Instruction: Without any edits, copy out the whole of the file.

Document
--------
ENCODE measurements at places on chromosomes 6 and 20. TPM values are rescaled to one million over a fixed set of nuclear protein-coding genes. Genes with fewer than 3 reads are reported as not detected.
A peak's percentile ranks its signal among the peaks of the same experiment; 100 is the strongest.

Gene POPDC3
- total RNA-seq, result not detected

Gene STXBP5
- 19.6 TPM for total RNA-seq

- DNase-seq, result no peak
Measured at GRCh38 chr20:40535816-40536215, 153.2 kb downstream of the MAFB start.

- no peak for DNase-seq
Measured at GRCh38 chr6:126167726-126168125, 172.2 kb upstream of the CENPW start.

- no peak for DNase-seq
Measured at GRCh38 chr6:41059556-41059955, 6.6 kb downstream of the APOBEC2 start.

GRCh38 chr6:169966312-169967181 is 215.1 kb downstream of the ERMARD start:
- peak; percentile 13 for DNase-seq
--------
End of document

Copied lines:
ENCODE measurements at places on chromosomes 6 and 20. TPM values are rescaled to one million over a fixed set of nuclear protein-coding genes. Genes with fewer than 3 reads are reported as not detected.
A peak's percentile ranks its signal among the peaks of the same experiment; 100 is the strongest.

Gene POPDC3
- total RNA-seq, result not detected

Gene STXBP5
- 19.6 TPM for total RNA-seq

- DNase-seq, result no peak
Measured at GRCh38 chr20:40535816-40536215, 153.2 kb downstream of the MAFB start.

- no peak for DNase-seq
Measured at GRCh38 chr6:126167726-126168125, 172.2 kb upstream of the CENPW start.

- no peak for DNase-seq
Measured at GRCh38 chr6:41059556-41059955, 6.6 kb downstream of the APOBEC2 start.

GRCh38 chr6:169966312-169967181 is 215.1 kb downstream of the ERMARD start:
- peak; percentile 13 for DNase-seq